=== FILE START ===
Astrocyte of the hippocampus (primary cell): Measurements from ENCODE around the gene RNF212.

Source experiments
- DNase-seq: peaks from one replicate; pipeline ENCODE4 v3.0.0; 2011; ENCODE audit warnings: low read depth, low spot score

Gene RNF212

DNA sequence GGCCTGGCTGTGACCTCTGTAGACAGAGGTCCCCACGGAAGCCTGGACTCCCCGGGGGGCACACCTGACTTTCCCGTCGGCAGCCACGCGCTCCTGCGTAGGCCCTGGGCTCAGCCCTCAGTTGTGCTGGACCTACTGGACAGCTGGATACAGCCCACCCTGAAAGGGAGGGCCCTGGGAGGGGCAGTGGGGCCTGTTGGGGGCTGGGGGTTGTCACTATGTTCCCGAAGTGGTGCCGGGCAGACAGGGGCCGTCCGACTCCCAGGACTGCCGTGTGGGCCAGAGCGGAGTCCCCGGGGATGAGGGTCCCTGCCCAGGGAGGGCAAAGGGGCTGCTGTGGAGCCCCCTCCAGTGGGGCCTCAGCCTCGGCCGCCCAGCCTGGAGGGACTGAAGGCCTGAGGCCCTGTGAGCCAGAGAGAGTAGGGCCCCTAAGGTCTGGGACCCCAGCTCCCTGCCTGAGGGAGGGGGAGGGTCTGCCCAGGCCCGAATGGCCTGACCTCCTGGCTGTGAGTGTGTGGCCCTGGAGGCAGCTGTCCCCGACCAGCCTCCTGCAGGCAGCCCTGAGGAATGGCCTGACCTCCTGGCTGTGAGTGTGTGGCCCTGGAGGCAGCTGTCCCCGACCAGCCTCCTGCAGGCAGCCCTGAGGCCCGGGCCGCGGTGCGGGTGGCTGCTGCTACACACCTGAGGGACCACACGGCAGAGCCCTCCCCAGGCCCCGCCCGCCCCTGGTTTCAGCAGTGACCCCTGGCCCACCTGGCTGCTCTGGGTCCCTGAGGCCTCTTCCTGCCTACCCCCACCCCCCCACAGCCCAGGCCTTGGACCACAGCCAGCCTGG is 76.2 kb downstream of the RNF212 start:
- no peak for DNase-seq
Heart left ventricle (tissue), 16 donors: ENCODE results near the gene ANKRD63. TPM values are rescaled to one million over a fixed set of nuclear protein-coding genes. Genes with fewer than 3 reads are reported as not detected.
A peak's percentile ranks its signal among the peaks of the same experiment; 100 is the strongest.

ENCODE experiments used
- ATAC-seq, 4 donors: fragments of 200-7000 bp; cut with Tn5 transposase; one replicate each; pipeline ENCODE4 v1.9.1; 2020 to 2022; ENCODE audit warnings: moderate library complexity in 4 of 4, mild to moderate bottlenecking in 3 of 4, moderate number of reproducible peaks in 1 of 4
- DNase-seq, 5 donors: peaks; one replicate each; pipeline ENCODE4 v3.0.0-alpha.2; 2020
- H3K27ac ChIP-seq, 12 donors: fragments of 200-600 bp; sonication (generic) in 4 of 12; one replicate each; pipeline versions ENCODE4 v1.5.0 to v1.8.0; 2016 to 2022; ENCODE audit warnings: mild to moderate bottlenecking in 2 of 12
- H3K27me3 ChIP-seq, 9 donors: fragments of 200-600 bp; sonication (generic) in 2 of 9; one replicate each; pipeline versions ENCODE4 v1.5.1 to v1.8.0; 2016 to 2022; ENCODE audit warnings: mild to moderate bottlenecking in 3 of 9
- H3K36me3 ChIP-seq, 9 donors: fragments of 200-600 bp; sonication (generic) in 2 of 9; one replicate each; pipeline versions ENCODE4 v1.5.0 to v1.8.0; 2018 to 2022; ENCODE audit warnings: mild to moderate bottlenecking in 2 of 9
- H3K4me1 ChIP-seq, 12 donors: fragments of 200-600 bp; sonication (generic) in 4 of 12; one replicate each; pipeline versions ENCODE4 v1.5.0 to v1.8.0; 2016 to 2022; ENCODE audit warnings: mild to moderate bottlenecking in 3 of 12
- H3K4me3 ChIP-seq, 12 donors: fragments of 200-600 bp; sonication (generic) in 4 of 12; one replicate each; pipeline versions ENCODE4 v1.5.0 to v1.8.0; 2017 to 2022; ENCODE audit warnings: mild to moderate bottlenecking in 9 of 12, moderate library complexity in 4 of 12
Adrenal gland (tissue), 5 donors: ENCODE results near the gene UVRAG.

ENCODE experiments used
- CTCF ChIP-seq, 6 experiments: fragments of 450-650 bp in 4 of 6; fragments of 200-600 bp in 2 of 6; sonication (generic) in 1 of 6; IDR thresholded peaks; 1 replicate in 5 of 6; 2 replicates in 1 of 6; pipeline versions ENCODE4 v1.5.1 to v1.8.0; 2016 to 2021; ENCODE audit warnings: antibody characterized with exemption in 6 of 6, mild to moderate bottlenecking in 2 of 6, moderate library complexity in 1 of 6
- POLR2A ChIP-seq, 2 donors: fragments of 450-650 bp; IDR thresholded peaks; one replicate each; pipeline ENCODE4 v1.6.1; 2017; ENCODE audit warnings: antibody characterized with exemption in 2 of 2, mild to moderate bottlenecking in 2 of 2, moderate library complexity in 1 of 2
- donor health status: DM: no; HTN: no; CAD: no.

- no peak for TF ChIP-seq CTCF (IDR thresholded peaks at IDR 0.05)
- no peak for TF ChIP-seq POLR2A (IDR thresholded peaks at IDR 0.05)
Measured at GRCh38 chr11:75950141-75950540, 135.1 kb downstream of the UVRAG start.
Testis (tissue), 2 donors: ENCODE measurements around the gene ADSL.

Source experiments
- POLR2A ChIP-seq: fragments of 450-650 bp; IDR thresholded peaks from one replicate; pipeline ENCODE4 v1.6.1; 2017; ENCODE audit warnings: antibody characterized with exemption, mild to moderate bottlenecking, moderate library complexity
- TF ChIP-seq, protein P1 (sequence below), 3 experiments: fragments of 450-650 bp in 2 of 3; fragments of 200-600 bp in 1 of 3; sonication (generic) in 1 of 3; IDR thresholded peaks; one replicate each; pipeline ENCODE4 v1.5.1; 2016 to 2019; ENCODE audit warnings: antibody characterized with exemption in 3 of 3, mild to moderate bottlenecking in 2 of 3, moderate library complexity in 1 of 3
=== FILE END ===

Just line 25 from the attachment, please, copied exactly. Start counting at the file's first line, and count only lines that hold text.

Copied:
Testis (tissue), 2 donors: ENCODE measurements around the gene ADSL.